Biography(2) Shaw became an active member of the Social Democratic Federation (SDF), and became friends with others in the movement including William Morris, Eleanor Marx, Annie Besant, Walter Crane, Edward Aveling and Belfort Bax. In May 1884 Shaw joined the Fabian Society and the following year, the Socialist League, an organisation that had been formed by Morris and Marx after a dispute with H. H. Hyndman, the leader of the SDF. George Bernard Shaw gave lectures on socialism on street corners and helped distribute political literature. On 13th November he took part in a demonstration in London that resulted in the Bloody Sunday Riot. However, he always felt uncomfortable with trade union members and preferred debate to action. By 1886, Shaw tended to concentrate his efforts on the work that he did with the Fabian Society. The society that included Edward Carpenter, Annie Besant, Walter Crane, Sidney Webb and Beatrice Webb believed that capitalism had created an unjust and inefficient society. They agreed that the ultimate aim of the group should be to reconstruct "society in accordance with the highest moral possibilities".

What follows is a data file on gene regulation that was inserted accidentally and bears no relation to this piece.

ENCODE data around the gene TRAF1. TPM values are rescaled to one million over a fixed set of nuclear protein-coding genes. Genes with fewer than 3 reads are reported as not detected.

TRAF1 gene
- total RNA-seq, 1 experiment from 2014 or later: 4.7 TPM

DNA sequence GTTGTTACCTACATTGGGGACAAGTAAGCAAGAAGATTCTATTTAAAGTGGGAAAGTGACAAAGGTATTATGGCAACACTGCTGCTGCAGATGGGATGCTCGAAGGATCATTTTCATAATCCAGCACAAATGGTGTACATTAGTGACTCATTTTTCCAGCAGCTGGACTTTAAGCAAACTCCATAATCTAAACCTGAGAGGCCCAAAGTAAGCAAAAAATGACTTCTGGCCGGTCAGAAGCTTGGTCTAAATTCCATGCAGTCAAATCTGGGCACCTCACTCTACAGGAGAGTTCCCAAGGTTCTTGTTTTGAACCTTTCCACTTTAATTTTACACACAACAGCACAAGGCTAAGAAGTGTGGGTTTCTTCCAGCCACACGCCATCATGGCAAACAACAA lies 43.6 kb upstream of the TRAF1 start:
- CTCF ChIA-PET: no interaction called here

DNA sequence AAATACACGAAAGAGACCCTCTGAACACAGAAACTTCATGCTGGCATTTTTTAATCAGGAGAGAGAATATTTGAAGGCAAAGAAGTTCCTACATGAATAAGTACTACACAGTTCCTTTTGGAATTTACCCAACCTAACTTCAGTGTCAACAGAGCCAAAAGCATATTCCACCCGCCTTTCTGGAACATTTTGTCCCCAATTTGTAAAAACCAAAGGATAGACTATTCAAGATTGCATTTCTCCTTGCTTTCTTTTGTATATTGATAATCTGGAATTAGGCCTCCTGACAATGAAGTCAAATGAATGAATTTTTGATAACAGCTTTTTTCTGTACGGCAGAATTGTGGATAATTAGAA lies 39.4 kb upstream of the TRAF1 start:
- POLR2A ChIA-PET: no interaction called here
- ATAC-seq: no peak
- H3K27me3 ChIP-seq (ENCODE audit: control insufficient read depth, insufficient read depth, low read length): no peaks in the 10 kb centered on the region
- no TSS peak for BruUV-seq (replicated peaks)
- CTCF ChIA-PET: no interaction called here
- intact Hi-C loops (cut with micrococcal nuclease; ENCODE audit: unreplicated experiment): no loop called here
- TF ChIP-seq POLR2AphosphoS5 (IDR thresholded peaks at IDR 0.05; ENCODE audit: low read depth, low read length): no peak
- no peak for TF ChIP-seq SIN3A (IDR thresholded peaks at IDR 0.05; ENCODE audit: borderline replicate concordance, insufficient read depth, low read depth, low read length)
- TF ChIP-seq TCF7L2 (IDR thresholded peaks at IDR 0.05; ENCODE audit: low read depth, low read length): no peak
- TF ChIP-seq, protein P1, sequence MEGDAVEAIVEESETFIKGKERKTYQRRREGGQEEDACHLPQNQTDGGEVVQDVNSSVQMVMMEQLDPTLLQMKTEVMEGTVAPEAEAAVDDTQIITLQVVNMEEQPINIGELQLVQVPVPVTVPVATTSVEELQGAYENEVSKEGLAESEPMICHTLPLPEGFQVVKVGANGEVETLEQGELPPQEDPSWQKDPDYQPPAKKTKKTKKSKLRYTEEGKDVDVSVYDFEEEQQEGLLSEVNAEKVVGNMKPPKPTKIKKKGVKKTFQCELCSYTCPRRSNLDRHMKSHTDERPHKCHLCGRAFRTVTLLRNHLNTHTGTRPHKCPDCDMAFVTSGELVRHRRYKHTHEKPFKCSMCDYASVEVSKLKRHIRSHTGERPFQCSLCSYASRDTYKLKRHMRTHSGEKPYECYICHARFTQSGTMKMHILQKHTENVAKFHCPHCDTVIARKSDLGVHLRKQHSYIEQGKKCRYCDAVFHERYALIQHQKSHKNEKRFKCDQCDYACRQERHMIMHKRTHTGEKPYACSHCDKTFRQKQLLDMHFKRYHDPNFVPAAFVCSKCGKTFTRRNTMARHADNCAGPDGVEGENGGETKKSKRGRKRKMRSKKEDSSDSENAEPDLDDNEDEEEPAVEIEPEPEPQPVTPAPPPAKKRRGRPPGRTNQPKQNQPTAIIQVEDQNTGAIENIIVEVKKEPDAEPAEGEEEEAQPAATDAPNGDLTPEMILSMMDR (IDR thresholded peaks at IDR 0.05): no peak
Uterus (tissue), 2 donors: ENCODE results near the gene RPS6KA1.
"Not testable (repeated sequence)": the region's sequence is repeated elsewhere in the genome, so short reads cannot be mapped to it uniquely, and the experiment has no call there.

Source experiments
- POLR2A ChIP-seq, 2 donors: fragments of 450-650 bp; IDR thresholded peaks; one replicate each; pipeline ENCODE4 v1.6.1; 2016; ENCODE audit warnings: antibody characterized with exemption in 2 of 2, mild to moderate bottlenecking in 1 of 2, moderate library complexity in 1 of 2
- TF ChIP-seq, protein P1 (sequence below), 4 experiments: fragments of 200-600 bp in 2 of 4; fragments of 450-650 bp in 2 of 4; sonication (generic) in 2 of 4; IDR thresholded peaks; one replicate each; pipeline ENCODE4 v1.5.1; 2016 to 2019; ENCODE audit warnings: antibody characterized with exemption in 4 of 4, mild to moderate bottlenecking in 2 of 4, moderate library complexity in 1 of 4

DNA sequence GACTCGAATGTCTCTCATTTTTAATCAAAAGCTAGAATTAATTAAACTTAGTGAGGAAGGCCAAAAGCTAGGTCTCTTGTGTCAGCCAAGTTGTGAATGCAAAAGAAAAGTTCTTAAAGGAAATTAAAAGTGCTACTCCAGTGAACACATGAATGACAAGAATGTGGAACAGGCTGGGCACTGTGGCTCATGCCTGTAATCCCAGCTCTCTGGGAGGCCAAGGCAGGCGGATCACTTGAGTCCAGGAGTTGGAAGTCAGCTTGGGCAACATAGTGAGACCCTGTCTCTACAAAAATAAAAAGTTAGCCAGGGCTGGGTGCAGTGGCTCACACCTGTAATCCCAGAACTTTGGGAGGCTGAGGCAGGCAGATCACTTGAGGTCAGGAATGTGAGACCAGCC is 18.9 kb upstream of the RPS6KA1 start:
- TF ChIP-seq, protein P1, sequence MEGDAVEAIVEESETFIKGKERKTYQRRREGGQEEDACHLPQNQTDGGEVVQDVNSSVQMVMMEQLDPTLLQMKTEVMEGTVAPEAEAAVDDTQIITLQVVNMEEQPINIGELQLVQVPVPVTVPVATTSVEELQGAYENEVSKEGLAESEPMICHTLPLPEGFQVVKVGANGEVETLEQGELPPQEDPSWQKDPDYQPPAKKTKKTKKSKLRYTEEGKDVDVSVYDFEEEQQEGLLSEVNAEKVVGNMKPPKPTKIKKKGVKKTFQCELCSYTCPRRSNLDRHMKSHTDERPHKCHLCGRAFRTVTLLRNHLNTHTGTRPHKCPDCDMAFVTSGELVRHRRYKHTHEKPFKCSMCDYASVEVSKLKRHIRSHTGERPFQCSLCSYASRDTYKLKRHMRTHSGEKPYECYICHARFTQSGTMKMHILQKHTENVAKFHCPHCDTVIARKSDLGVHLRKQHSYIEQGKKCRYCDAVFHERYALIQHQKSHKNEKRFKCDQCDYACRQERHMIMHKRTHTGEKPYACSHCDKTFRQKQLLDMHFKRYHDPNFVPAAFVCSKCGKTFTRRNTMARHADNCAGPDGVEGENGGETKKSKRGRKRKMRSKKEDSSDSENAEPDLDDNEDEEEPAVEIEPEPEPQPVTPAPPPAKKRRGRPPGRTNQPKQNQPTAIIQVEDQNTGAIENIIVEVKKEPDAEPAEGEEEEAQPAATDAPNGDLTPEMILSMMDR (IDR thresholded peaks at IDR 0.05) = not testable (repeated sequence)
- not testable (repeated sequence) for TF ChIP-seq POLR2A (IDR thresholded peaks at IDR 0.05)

Biography(3) The Fabian Society rejected the revolutionary socialism of the Social Democratic Federation and were concerned with helping society to move to a socialist society "as painless and effective as possible". This is reflected in the fact that the group was named after the Roman General, Quintus Fabius Maximus, who advocated the weakening the opposition by harassing operations rather than becoming involved in pitched battles. The Fabian group was a "fact-finding and fact-dispensing body" and they produced a series of pamphlets on a wide variety of different social issues. Many of these were written by Shaw including The Fabian Manifesto (1884), The True Radical Programme (1887), Fabian Election Manifesto (1892), The Impossibilities of Anarchism (1893), Fabianism and the Empire (1900) and Socialism for Millionaires (1901). In his pamphlets George Bernard Shaw argued in favour of equality of income and advocated the equitable division of land and capital. Shaw believed that "property was theft" and believed like Karl Marx that capitalism was deeply flawed and was unlikely to last. However, unlike Marx, Shaw favoured gradualism over revolution. In a pamphlet, that he wrote in 1897 Shaw predicted that socialism "will come by prosaic installments of public regulation and public administration enacted by ordinary parliaments, vestries, municipalities, parish councils, school boards, etc."